From earliest infancy, a typically developing child imitates or mirrors the facial expressions, postures and gestures, and emotional behavior of others. Where does this capacity come from, and what function does it serve? What happens when imitation is impaired? Synthesizing cutting-edge research emerging from a range of disciplines, this important book examines the role of imitation in both autism and typical development. Topics include the neural and evolutionary bases of imitation, its pivotal connections to language development and relationships, and how early imitative deficits in autism might help explain the more overt social and communication problems of older children and adults.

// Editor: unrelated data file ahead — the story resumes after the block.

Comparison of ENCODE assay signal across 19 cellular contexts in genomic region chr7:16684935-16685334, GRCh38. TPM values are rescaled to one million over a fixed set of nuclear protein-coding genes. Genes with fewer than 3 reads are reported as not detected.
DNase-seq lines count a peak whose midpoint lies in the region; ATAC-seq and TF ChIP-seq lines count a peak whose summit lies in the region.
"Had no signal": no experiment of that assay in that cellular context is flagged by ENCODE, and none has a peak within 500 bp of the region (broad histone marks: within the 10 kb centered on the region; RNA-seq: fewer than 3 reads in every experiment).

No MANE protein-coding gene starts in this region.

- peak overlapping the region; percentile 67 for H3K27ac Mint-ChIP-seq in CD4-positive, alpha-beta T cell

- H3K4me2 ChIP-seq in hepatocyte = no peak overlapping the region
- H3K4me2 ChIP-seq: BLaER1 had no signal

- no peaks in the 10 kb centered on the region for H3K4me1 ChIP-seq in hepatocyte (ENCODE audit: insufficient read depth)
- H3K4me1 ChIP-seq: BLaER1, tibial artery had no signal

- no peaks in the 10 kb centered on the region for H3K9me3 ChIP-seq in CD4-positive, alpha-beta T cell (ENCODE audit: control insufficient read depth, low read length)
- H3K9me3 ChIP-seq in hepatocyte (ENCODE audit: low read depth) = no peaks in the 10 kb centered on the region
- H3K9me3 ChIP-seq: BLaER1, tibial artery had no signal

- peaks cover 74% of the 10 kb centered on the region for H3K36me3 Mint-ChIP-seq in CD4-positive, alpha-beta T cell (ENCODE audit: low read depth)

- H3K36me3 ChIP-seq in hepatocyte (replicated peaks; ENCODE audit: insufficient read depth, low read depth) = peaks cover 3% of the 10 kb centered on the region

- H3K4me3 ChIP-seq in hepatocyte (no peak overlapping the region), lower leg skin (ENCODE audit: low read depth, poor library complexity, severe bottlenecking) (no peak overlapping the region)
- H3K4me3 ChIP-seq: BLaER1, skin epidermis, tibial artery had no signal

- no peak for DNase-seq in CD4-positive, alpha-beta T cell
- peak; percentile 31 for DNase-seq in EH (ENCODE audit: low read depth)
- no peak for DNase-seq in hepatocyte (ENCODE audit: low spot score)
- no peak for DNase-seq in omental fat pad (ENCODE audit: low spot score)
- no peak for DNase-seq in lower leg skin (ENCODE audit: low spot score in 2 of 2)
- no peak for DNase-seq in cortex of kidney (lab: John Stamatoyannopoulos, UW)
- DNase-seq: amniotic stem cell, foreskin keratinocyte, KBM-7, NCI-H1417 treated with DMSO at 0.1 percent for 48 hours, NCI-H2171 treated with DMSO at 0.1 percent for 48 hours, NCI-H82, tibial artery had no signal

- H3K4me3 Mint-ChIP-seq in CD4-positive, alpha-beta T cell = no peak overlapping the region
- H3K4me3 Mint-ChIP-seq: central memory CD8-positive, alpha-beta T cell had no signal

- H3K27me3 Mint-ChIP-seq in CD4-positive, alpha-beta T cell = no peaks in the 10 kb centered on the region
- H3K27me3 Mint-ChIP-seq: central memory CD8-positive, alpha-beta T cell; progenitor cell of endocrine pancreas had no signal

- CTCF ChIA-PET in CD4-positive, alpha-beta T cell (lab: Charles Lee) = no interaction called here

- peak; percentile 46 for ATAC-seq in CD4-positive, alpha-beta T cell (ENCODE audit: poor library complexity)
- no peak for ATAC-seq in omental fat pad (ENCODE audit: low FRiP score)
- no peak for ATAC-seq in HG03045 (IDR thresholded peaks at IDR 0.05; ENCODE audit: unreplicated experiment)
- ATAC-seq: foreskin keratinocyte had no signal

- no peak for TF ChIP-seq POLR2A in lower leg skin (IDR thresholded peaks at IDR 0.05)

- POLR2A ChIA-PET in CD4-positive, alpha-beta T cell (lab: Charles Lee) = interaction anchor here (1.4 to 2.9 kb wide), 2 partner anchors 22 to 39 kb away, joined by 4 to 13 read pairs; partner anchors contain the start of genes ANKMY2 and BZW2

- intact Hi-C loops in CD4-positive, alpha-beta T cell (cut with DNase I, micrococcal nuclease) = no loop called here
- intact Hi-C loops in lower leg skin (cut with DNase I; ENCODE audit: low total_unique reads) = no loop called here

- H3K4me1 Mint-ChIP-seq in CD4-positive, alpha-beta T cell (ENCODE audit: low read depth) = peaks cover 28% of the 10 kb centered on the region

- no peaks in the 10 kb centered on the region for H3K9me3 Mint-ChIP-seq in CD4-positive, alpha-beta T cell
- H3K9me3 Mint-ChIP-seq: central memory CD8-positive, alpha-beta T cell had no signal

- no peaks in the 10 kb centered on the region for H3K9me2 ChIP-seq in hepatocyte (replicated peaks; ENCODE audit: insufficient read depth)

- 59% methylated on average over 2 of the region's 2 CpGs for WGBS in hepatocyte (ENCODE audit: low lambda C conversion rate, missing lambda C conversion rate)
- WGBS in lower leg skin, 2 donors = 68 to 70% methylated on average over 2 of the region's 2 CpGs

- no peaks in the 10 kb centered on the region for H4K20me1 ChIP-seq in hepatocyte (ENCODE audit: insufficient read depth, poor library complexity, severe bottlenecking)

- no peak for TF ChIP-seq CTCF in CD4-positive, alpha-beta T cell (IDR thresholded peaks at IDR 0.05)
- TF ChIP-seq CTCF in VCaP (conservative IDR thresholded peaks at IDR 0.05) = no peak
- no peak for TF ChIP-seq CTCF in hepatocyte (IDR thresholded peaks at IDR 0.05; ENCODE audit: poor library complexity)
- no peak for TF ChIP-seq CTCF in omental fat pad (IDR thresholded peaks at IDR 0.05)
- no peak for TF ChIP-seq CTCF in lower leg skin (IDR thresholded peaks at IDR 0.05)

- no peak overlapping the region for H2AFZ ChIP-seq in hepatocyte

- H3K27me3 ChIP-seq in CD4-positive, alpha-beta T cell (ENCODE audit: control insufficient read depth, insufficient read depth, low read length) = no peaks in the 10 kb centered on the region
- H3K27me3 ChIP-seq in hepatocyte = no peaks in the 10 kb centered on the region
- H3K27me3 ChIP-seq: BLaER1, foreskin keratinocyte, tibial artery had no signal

Especially recommended for field scientists and professionals.
Edited by psychiatry experts Sally J. Rogers and Justin H.G. Williams, Imitation and the Social Mind: Autism and Typical Development is an anthology of essays by learned authors concerning the process of imitation as a building block of social development, and the interference that autism brings to the process of imitation. Essays ponder such topics as "Does Imitation Matter to Children with Autism?", "A Cognitive Neuroscience View of Imitation", "Longitudinal Research on Motor Imitation in Autism", and much more. A highly scholarly and technological collection of the latest up-to-date research, especially recommended for field scientists and professionals.
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